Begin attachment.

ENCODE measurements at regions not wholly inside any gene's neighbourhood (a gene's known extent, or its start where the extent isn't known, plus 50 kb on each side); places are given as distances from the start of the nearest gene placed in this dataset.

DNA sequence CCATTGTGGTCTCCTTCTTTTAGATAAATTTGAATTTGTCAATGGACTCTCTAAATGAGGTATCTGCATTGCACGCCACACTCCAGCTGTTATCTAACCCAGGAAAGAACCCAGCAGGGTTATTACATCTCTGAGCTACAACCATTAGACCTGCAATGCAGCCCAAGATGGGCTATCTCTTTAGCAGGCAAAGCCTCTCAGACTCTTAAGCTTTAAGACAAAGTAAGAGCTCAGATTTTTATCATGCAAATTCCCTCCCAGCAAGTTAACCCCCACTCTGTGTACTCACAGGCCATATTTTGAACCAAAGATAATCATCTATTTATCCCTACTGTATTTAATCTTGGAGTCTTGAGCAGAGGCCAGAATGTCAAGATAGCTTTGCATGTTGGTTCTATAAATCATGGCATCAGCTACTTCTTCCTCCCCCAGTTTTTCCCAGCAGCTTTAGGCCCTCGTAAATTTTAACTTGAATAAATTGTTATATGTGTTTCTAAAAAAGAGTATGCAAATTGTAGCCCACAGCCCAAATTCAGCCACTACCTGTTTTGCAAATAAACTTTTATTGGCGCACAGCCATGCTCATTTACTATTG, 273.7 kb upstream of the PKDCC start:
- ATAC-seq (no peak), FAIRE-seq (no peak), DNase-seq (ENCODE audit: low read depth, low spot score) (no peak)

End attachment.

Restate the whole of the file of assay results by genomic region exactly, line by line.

ENCODE measurements at regions not wholly inside any gene's neighbourhood (a gene's known extent, or its start where the extent isn't known, plus 50 kb on each side); places are given as distances from the start of the nearest gene placed in this dataset.

DNA sequence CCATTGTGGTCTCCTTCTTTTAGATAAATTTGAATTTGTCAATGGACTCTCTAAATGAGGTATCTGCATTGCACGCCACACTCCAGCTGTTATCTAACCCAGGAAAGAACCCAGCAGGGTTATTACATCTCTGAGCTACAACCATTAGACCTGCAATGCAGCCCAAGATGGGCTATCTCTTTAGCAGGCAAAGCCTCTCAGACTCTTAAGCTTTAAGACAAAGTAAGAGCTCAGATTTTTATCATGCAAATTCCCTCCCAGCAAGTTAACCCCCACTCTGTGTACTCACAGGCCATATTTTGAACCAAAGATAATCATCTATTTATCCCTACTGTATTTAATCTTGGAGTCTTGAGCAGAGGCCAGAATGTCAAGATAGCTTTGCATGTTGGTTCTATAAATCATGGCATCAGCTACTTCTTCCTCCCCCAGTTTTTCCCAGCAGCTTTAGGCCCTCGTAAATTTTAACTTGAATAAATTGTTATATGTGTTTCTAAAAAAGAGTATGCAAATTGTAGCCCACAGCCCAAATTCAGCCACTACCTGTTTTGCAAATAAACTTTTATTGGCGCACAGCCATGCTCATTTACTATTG, 273.7 kb upstream of the PKDCC start:
- ATAC-seq (no peak), FAIRE-seq (no peak), DNase-seq (ENCODE audit: low read depth, low spot score) (no peak)